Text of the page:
Revisiting Capitalism



Capitalism is dead. Period. It can no longer serve humanity without destroying the world. As an economic system it is essentially bankrupt. All the lies and all the shoring up of the lies are not going to make a difference to the truth: pursuit of the path of Capitalism means doom not only for the poor of the world, but for all of us on Planet Earth.

Tragically, South Africa has enthusiastically bought into the Capitalist dream, which is turning into a nightmare. Goaded along by the World Bank, the International Monetary Fund and the gurus of the West, we sold out the revolutionary dreams of economic independence for the mass of South Africans and purchased our place in the train of globalism. We sold out! We had this once-in-a-lifetime-moment to advance the cause of a down trodden people and a continent that has been for centuries dismissed as a “nothing-ness”. Thanks to those who had been seduced by the embrace of the US, the UK and Europe, that we live in a democracy that is being more known for its huge chasms of unbridgeable disparities. Quietly, we excluded the masses of the poor so that at their cost, we could create selected “struggle-istas” who owned not a penny before 1994, into millionaires and billionaires! How has that been possible? I sense a betrayal here. Somebody sold out, so that while we have flag independence, we have no economic independence. A small, Black elite has been accommodated within the essentially White economy, so that while the not insubstantial crumbs were handed out to a few, the majority of South Africa of colour was held at bay. This was “shut up” payment: “Don’t rock the boat, we will bring you on board, so that you too can share the goodies”. And so the new Black elite joined forces with the White elite and sharpened, not the racial composition of our economy, but its class divisions. Colour was to play little role in the new conspiracy of class. The working class and the peasants of the classical divides were the sacrificial lambs.

10 000 protests over the past two years bear testimony to the resilience of our democracy, but more importantly, point in the direction that there is something fundamentally wrong in the beloved country. The people have sensed that the contract between government and the people has been broken and that the interests of the people have been submerged in the service of the few. We ask that the forces that be, to heed our words, so that we will not reap the whirlwind in the very near future. The people are angry and feel betrayed. There is still time to mend the fences and to withdraw from the commitment to a prostitution of the South African revolution.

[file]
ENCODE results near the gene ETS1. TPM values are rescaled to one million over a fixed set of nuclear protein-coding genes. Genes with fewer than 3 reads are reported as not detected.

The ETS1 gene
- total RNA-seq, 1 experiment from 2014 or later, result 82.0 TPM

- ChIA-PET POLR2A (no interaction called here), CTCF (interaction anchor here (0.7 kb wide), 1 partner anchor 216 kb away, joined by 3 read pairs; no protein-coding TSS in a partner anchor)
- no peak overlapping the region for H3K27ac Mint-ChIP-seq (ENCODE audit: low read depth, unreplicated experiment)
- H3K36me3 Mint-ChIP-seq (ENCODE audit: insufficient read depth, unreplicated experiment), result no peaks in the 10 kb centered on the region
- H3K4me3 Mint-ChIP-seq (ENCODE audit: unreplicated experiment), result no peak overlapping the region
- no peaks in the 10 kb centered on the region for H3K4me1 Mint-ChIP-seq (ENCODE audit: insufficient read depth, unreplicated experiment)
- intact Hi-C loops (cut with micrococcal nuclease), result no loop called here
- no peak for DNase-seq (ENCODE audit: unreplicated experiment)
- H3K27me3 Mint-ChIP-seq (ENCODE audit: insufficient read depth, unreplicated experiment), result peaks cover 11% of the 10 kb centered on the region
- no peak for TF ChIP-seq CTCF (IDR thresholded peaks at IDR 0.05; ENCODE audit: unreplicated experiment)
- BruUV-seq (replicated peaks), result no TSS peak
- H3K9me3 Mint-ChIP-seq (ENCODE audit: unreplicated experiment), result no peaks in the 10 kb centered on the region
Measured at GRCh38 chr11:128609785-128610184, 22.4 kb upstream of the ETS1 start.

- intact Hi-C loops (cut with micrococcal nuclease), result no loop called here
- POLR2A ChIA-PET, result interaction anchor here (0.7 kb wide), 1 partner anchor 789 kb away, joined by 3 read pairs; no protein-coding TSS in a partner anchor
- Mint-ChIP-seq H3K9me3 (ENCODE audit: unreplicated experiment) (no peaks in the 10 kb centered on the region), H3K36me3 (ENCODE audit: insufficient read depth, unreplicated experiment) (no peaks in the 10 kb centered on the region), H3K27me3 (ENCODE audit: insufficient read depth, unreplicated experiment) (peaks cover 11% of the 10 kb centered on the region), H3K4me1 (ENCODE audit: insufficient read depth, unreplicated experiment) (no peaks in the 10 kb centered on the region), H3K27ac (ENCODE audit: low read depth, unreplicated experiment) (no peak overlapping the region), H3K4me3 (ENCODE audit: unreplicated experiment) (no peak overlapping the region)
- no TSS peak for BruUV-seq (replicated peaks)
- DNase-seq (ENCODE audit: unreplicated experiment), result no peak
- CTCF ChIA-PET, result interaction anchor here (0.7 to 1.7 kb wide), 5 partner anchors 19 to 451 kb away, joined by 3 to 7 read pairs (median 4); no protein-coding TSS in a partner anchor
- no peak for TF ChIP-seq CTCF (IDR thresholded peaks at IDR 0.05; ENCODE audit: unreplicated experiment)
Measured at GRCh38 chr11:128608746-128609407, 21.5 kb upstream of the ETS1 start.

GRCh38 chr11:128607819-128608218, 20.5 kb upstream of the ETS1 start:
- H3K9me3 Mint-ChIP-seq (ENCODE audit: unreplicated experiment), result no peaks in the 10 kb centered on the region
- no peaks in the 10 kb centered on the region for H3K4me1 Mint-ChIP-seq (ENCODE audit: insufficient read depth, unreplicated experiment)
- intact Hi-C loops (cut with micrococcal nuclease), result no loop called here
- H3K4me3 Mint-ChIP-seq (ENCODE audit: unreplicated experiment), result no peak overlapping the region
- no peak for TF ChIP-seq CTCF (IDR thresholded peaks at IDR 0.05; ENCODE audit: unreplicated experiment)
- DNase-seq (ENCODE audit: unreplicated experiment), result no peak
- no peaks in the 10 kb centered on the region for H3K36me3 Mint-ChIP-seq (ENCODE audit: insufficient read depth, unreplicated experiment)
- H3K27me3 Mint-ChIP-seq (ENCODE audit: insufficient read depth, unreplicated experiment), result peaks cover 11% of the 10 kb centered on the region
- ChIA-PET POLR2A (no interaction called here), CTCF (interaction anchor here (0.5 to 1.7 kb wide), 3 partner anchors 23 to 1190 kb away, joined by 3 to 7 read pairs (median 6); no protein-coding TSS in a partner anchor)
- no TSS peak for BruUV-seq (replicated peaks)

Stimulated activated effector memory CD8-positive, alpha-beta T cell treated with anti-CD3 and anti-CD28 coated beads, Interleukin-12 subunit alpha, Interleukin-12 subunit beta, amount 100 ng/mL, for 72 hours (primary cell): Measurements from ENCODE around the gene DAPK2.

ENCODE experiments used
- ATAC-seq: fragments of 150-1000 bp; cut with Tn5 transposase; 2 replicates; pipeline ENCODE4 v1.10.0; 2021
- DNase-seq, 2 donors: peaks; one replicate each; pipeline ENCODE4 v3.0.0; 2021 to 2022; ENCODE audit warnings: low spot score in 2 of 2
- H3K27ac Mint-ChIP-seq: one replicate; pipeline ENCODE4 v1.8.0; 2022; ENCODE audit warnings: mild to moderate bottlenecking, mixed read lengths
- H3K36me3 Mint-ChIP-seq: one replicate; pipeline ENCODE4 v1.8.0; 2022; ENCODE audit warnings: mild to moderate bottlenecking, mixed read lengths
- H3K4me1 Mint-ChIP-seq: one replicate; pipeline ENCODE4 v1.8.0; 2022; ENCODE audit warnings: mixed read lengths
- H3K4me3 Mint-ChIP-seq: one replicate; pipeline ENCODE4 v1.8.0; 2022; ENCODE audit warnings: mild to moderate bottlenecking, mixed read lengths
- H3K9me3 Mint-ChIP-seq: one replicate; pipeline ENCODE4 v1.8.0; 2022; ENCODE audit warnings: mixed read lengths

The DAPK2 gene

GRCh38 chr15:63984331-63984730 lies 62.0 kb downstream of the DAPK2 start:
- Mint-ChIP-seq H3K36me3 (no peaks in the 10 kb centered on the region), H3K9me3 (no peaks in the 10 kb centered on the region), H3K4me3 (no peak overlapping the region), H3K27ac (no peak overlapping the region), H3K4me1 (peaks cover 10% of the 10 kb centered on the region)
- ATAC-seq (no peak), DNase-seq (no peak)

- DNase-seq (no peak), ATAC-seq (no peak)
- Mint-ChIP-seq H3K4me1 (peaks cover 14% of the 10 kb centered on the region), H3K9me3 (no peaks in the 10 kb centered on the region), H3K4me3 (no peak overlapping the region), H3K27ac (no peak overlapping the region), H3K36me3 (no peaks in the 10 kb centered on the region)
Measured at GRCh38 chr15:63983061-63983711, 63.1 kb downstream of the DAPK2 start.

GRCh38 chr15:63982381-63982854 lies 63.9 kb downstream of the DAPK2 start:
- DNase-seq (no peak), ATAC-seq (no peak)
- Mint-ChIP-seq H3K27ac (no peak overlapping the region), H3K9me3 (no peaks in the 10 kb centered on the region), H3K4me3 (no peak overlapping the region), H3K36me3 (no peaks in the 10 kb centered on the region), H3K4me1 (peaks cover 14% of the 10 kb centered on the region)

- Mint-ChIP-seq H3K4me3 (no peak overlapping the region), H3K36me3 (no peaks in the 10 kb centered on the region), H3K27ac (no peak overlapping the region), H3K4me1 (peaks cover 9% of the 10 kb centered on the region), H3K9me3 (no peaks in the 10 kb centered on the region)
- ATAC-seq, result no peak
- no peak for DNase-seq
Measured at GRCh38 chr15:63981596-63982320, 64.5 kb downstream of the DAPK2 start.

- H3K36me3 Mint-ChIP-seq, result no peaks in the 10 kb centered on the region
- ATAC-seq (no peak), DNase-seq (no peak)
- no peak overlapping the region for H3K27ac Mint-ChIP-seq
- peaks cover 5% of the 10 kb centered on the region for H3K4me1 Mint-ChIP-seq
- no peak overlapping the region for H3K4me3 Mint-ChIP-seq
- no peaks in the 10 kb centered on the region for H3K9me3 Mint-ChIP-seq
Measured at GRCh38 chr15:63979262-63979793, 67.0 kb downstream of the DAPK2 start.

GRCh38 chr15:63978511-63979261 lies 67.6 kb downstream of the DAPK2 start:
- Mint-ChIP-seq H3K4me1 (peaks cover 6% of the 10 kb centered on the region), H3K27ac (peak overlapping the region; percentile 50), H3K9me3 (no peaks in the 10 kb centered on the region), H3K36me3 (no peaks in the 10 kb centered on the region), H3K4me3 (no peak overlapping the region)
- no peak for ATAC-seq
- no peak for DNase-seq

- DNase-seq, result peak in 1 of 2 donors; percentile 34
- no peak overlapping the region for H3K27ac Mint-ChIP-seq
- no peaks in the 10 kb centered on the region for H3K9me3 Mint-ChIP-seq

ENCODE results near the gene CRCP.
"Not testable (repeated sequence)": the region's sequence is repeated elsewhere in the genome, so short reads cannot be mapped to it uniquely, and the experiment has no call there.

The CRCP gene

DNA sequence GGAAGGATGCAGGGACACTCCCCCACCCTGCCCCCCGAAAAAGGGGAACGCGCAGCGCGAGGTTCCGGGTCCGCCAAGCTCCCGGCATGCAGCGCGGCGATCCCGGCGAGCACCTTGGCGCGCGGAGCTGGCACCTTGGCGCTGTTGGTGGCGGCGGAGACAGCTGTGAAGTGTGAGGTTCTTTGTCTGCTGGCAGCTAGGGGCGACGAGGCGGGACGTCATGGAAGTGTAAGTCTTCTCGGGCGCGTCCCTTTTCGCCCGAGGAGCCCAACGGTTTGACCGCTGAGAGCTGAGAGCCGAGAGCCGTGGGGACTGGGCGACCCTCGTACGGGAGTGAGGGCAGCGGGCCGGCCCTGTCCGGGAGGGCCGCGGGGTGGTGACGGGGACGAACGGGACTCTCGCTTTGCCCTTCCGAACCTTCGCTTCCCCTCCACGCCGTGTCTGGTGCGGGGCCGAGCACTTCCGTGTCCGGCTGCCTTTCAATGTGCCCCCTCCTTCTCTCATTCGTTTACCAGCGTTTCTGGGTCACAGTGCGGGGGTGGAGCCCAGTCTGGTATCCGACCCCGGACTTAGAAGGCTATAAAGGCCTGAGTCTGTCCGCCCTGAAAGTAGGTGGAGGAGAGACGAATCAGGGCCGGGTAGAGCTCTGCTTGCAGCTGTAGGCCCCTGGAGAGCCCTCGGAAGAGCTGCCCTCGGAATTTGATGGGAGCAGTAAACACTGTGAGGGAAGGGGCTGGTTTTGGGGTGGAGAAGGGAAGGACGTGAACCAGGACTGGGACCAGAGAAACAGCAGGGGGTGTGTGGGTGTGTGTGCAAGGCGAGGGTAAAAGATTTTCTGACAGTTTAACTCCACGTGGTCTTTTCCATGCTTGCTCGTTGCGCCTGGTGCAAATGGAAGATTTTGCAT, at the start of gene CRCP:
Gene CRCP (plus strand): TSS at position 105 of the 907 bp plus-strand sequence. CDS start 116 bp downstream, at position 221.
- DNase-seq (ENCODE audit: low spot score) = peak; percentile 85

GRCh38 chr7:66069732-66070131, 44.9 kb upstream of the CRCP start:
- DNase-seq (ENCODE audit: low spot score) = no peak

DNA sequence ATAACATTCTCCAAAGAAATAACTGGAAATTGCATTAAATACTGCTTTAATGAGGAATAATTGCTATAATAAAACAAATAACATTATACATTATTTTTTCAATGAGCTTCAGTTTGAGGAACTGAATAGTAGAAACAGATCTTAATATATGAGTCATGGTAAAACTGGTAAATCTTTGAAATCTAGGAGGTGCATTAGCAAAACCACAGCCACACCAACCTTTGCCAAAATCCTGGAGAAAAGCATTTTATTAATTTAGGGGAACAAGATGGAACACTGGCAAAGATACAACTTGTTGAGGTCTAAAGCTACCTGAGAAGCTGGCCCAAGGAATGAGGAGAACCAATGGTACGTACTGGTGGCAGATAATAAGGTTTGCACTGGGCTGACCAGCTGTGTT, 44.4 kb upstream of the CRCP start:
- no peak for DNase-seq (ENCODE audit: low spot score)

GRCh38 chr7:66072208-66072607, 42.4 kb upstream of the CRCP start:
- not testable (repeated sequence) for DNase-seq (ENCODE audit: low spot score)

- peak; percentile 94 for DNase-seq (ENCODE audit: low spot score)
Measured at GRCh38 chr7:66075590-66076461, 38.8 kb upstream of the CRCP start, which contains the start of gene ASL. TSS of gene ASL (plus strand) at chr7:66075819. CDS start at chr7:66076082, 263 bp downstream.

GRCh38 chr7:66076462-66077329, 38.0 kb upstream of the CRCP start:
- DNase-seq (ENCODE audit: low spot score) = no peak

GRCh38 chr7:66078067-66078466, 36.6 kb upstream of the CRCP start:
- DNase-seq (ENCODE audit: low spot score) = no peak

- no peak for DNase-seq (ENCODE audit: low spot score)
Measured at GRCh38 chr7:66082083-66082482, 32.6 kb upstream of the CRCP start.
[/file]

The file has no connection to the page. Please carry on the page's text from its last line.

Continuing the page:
Let us examine the basis of Capitalism so that we can clearly understand that as an economic system it is doomed to failure. The fundamentals that inform the system are:

~ dependence on ever expanding markets ie. that there will always be new peoples to entice to buy their products and services and to sell replacements to the converted;

~ that there will always be resources on the planet to exploit.

There is a shunning away from the fact that the global market is drastically shrinking and that the exploitable resources of the earth are finite (limited). Soon the oil will be exhausted, as will be the gold and coal and possibly, even water. Hundreds of years of unsustainable harvesting (plunder) of Earth’s resources mean that the resources are depleted, or nearly so.

Even more importantly, Capitalism has not even begun to fathom that the old world order that ushered in its birth has radically changed so that it is unrecognizable today. Here are a few realities that face the planet in the new millennium (there are more):

~ The Earth’s resources have dwindled and many have already been depleted;

~ There are no more “foreign” markets to conquer;

~ That uncaring Capitalist and Communist exploitation has resulted in devastation of large tracts of the Planet, through pollution, sheer greed and stupidity;

~ That the Planet is beginning to respond with ever greater displeasure in the form of tsunamis, hurricanes, massive flooding, earthquakes, landslides and ominously severe weather patterns.